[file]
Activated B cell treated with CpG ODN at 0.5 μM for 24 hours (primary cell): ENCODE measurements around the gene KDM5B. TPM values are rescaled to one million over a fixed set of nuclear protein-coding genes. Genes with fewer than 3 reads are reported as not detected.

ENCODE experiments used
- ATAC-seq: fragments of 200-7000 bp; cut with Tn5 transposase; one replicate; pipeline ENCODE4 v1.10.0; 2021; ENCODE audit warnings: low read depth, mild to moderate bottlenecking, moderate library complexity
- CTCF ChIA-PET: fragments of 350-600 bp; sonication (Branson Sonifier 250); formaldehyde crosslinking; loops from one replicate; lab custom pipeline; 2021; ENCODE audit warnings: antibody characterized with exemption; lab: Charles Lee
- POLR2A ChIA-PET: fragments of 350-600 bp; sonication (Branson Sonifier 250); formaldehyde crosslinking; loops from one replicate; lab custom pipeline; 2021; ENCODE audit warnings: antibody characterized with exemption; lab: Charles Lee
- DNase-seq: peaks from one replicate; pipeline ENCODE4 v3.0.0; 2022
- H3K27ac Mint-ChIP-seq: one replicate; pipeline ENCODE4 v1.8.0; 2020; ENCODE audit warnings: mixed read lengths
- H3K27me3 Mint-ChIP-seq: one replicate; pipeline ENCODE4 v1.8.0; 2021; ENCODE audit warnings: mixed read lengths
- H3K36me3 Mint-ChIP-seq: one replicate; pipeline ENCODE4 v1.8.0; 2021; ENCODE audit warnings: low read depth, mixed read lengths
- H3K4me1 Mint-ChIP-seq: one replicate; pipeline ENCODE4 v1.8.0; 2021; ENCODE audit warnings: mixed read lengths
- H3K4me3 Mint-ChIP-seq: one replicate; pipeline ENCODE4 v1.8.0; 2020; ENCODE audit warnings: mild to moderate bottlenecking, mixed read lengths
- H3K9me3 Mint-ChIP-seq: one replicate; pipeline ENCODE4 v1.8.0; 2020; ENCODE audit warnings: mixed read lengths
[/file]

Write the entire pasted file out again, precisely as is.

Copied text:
Activated B cell treated with CpG ODN at 0.5 μM for 24 hours (primary cell): ENCODE measurements around the gene KDM5B. TPM values are rescaled to one million over a fixed set of nuclear protein-coding genes. Genes with fewer than 3 reads are reported as not detected.

ENCODE experiments used
- ATAC-seq: fragments of 200-7000 bp; cut with Tn5 transposase; one replicate; pipeline ENCODE4 v1.10.0; 2021; ENCODE audit warnings: low read depth, mild to moderate bottlenecking, moderate library complexity
- CTCF ChIA-PET: fragments of 350-600 bp; sonication (Branson Sonifier 250); formaldehyde crosslinking; loops from one replicate; lab custom pipeline; 2021; ENCODE audit warnings: antibody characterized with exemption; lab: Charles Lee
- POLR2A ChIA-PET: fragments of 350-600 bp; sonication (Branson Sonifier 250); formaldehyde crosslinking; loops from one replicate; lab custom pipeline; 2021; ENCODE audit warnings: antibody characterized with exemption; lab: Charles Lee
- DNase-seq: peaks from one replicate; pipeline ENCODE4 v3.0.0; 2022
- H3K27ac Mint-ChIP-seq: one replicate; pipeline ENCODE4 v1.8.0; 2020; ENCODE audit warnings: mixed read lengths
- H3K27me3 Mint-ChIP-seq: one replicate; pipeline ENCODE4 v1.8.0; 2021; ENCODE audit warnings: mixed read lengths
- H3K36me3 Mint-ChIP-seq: one replicate; pipeline ENCODE4 v1.8.0; 2021; ENCODE audit warnings: low read depth, mixed read lengths
- H3K4me1 Mint-ChIP-seq: one replicate; pipeline ENCODE4 v1.8.0; 2021; ENCODE audit warnings: mixed read lengths
- H3K4me3 Mint-ChIP-seq: one replicate; pipeline ENCODE4 v1.8.0; 2020; ENCODE audit warnings: mild to moderate bottlenecking, mixed read lengths
- H3K9me3 Mint-ChIP-seq: one replicate; pipeline ENCODE4 v1.8.0; 2020; ENCODE audit warnings: mixed read lengths